MEDLIB-L Archives

May 2001, Week 2

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Subject:
From:
Nichols William F Civ 96 MSGS <[log in to unmask]>
Reply To:
Nichols William F Civ 96 MSGS <[log in to unmask]>
Date:
Thu, 10 May 2001 11:40:01 -0500
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Have to disagree on this one.  A lot of people (me,
for example) use spell-checkers in their e-mail
clients.  However, most of the time the checker is
not smart enough to discriminate between legitimate
similar words (its/it's), & may well miss an actual
error entirely if it thinks it has no reason to
question it.  Just because "it's" appears in place of
"its" is by no means "an intentional action."  In
cases like this, typos should never be assumed to be
benchmarks of smarts.

If a person uses "inferred" when the actual meaning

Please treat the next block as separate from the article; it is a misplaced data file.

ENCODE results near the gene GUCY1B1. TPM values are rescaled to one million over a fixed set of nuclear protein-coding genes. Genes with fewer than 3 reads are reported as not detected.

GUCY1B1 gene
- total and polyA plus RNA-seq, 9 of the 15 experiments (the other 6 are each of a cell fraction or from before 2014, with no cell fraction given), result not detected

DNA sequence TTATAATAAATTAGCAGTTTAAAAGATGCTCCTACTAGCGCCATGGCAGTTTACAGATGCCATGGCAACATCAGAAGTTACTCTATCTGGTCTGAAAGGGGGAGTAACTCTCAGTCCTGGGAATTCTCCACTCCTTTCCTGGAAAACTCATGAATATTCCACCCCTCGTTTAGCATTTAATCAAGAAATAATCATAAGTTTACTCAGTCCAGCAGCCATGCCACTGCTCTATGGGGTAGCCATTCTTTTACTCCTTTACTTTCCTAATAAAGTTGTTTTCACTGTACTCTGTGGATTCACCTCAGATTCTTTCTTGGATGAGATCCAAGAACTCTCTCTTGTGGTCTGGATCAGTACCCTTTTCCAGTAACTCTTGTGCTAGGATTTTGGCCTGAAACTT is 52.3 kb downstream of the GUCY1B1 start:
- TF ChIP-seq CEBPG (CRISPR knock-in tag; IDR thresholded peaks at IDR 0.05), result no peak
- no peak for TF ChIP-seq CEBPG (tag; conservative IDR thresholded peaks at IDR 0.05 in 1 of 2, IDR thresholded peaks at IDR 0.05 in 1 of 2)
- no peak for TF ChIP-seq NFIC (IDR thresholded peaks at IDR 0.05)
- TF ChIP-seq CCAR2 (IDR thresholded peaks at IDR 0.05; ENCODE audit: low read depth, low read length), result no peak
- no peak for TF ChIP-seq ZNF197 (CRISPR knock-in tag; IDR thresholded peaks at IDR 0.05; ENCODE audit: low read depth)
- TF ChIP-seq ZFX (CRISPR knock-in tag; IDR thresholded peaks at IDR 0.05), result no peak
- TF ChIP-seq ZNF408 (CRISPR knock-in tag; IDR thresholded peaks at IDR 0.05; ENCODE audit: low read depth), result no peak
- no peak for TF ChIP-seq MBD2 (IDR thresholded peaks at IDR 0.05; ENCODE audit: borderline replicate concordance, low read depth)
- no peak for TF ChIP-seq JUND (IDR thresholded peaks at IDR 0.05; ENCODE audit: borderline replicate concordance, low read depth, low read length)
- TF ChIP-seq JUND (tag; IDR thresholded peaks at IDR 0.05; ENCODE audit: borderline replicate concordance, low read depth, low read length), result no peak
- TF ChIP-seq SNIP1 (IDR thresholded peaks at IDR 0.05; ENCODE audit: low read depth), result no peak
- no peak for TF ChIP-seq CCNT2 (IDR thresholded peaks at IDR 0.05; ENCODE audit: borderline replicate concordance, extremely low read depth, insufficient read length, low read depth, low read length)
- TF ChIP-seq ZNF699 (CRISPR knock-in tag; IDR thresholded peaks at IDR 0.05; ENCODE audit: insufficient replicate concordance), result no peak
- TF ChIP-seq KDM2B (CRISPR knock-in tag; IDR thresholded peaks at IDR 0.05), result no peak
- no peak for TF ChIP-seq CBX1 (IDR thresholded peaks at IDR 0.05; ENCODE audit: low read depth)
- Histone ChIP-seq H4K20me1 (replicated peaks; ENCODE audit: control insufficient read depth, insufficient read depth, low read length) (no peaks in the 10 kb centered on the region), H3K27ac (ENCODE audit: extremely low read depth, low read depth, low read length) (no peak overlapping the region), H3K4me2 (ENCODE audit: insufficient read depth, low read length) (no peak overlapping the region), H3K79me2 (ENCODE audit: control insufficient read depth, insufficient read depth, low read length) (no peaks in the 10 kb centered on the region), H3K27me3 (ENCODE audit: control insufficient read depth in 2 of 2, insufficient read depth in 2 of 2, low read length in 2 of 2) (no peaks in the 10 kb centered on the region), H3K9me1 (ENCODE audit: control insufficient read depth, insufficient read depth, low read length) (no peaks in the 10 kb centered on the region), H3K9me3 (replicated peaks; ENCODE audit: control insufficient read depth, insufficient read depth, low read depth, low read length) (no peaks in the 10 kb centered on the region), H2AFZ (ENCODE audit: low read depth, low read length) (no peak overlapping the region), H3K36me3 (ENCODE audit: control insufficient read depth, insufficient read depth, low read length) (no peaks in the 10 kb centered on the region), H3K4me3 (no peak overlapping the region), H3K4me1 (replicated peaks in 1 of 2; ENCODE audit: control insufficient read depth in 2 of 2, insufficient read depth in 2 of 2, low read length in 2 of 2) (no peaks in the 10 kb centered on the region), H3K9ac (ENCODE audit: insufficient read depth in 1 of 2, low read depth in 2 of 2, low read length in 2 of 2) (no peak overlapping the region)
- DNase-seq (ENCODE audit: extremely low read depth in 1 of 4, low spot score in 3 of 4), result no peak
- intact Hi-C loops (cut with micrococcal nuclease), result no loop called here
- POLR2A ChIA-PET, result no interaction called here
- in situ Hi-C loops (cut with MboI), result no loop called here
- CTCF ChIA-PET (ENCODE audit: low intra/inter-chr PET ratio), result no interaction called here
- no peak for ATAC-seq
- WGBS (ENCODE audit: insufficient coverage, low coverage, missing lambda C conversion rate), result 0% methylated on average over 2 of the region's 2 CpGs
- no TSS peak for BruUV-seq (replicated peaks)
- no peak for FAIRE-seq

should be "implied," or uses "the 'hoi polloi'" in place
of the correct "hoi polloi," then, yes, it's a case of
the person not knowing the difference.  But in the case
at hand the typo has no relevant bearing whatsoever
beyond merely being a minor irritant. :)

Bill Nichols
Eglin AFB, FL
[log in to unmask]

-----Original Message-----
From: Terry, Roseanne [mailto:[log in to unmask]]

I beg to differ -- inserting an apostrophe is an intentional action, which
demonstrates that the typist meant to put it there, as opposed to a "typo"
which is putting one's fingers on the wrong key.  Unfortunately, spelling
and grammatical errors do detract from the message, and call into question
the writer's grasp of intellectual issues.  Form and content, content and
form -- any good writer knows this potent combination.  And yes, one does
expect more from a Ph.D., particularly if they are going to set themselves
up as an authority.  I have to agree with the original lamenter -- sigh....

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